**** Nice toy, but not for all children
By JJ (PA)
We gave our son The Stick for his fifth birthday this past summer, and at first he loved to jump around the yard, slaying dragons and evil knights with his magic sword. Then the girl across the street got her hands on it and started to prance around, pretending it was an umbrella handle. Our son was devastated. We tried to tell him The Stick could be anything he might imagine. If he wanted it to be a sword and only a sword, then that’s what it was. But he was inconsolable. I’d have to advise the parents of sensitive children to go with another toy, or at least speak to the neighborhood kids in advance and reach a consensus as to what The Stick represents.
*** BE SMART!!!
By Smart Shopper (Austin, TX)
Please don’t pay full price for this, people. I know this is the big Christmas toy this year and every kid wants one, but on December 26 the prices will probably drop by 50 percent. Wait until the price goes down.
** Snowmen are people, too
By Julie Parks (Maine)
We ordered two Sticks for our daughter, so she could use them as arms for her snowman. Unfortunately, when we opened one of the boxes, we found The Stick infested with termites. Although it’s possible this happened during shipping, the makers of The Stick agreed to send us a replacement. Winters are long in Maine, but it’s been three weeks and we’re still waiting. Meanwhile, the snowman stands out in the yard with only one arm. My husband thinks we should snap the good Stick in half to make two stubby arms, but I don’t think our daughter deserves that. Neither do consumers.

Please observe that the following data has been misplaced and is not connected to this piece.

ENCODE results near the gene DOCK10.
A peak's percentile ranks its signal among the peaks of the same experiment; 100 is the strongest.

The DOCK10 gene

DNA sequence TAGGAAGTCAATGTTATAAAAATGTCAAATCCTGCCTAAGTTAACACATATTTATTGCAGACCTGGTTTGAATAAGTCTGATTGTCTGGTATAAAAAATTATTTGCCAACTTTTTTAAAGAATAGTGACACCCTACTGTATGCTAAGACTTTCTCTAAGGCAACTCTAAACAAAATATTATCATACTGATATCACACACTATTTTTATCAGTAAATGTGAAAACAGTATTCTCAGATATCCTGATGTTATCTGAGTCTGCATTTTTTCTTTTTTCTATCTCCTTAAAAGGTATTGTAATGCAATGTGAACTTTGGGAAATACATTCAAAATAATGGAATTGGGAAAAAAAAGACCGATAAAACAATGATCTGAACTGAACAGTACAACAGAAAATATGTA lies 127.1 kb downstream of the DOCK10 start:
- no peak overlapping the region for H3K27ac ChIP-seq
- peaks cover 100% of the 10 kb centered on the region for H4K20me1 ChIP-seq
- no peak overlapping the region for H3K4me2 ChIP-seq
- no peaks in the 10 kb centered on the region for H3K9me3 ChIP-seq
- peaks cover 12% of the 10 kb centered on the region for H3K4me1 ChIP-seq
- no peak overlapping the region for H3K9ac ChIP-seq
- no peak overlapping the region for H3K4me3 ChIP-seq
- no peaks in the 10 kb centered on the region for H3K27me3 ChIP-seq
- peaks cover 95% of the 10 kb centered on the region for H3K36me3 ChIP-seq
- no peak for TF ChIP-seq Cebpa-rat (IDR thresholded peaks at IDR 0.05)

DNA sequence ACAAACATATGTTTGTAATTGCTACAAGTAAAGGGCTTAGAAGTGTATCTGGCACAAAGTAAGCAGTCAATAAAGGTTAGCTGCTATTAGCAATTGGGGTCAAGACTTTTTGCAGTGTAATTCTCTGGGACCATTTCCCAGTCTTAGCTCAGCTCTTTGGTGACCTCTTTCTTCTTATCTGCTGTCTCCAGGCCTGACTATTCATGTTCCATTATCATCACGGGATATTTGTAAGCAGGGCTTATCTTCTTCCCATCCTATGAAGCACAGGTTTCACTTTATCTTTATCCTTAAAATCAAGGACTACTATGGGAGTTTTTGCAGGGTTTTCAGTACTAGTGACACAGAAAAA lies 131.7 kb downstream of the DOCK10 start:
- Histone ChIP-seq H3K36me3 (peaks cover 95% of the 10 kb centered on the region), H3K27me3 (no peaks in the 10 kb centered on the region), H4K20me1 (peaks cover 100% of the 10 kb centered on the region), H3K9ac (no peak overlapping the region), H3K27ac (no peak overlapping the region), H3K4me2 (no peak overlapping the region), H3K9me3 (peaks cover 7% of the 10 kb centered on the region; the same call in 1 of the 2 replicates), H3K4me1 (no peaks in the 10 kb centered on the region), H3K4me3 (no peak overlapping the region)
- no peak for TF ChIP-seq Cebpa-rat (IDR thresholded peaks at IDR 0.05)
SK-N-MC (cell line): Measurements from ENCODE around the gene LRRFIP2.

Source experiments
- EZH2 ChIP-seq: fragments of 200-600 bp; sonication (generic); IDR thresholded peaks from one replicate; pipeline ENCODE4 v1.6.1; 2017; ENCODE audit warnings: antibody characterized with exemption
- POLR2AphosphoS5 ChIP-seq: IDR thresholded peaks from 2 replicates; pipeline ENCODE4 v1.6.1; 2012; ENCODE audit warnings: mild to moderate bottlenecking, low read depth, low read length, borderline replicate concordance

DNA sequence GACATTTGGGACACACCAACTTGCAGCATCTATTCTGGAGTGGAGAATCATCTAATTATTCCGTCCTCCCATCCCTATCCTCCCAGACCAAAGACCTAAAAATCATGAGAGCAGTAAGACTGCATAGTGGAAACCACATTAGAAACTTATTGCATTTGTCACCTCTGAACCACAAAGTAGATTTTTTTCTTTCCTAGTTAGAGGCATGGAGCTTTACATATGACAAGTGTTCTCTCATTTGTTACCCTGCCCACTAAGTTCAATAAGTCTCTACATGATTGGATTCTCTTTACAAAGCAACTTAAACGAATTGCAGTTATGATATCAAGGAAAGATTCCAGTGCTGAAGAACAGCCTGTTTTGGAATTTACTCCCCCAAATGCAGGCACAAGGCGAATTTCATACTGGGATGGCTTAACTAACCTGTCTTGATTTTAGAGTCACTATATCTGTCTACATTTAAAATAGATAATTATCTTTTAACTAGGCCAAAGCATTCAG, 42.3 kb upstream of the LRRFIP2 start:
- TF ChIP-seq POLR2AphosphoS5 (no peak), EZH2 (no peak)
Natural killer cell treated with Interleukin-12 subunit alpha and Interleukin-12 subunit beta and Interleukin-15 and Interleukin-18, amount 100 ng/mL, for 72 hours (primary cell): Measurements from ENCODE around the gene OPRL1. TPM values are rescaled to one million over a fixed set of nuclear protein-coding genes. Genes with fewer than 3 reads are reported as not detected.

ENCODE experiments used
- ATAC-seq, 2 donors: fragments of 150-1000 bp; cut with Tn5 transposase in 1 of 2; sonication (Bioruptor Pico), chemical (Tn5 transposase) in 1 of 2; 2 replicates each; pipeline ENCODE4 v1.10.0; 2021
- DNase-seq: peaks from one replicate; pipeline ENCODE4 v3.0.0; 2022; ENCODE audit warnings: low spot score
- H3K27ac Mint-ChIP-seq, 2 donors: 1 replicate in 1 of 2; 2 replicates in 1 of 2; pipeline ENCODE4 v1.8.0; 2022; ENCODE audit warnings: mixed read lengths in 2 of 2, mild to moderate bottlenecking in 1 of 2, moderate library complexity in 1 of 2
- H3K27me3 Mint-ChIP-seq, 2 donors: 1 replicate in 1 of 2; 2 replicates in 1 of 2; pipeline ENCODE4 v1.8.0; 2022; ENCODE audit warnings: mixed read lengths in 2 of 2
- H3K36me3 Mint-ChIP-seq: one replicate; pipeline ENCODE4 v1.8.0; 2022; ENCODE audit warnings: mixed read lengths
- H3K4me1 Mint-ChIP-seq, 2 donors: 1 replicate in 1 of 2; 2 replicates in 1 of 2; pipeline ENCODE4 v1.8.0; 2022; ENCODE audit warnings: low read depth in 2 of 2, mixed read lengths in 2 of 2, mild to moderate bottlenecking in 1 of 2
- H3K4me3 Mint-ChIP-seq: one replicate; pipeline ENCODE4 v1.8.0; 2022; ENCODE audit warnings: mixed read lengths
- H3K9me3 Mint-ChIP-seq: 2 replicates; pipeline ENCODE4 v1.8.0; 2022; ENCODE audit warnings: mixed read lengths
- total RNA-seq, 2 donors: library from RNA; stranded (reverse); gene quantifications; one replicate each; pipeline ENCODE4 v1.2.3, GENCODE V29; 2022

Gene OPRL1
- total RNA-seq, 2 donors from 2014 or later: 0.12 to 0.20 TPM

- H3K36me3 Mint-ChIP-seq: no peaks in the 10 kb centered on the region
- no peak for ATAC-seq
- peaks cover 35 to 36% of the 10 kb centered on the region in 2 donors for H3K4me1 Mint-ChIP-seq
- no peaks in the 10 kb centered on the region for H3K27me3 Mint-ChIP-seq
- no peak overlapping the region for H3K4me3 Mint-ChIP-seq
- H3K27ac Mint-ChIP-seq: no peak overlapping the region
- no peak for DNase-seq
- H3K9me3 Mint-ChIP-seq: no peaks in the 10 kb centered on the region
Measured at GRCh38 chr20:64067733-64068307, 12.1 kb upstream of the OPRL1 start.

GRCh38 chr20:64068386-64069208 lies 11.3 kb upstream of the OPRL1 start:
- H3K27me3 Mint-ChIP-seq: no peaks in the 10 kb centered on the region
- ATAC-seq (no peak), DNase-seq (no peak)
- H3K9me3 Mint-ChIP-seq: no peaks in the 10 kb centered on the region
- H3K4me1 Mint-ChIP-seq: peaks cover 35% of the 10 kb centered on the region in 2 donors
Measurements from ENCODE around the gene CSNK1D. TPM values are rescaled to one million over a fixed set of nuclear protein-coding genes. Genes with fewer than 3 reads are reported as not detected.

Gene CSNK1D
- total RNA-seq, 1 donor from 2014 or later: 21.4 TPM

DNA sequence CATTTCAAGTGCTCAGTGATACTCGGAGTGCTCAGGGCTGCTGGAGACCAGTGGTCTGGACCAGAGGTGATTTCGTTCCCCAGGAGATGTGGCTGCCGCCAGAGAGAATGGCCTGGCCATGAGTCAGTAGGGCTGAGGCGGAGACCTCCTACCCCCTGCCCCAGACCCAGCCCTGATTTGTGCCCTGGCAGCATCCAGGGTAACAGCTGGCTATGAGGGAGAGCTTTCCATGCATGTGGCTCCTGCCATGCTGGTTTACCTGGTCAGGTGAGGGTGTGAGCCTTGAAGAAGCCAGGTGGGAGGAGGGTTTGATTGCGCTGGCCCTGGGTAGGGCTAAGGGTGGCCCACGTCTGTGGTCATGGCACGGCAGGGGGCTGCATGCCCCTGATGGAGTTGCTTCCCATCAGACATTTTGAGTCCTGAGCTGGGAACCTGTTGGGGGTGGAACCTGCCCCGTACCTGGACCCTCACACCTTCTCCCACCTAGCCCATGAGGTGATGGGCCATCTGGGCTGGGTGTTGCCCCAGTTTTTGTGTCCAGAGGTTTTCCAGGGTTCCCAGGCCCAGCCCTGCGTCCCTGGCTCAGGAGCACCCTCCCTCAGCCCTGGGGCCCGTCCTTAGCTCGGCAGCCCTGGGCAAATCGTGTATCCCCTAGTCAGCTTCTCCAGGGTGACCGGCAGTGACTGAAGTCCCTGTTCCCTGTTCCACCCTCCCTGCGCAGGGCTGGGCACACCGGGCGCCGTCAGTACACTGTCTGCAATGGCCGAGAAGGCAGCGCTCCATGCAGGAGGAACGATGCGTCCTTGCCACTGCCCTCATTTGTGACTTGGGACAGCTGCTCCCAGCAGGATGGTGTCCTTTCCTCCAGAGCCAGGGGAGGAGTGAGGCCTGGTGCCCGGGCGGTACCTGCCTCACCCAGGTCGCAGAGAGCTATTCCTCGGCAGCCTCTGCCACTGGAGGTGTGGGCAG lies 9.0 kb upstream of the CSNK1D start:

*** Frustrating … any help?
By D. Monroe (Richmond, CA)
My boy is enjoying his Stick, but no instructions came with it. He’s used it as a walking stick, but isn’t sure which end is the handle. It’s the same problem when he uses it as a baseball bat. Did anyone else not get instructions? Can you read them online somewhere? Any help will be appreciated.
***** Never goes out of style
By Grampa Dan (FL, USA)
Older kids may scoff at this classic as they wallow in their brain-rotting video games, but the Stick will never be beat. And it’s a great bargain, too! The wife and I bought a single Stick, sawed it into five pieces, and now all our young grandchildren are having a grand time talking on their “cell phones.”
* Not what we’d hoped
By Sheila Lampert (CT)
Our 8-year-old is a very bookish type. We gave her The Stick in an attempt to help her get out of the house more and be more physically active. She not only refuses to play with it but whenever we mention it she gets an exasperated look on her face and says, “You paid $89 for a common stick? Why didn’t you just break one off a tree?” I’d have to advise the parents of smart-ass know-it-alls to go with another toy.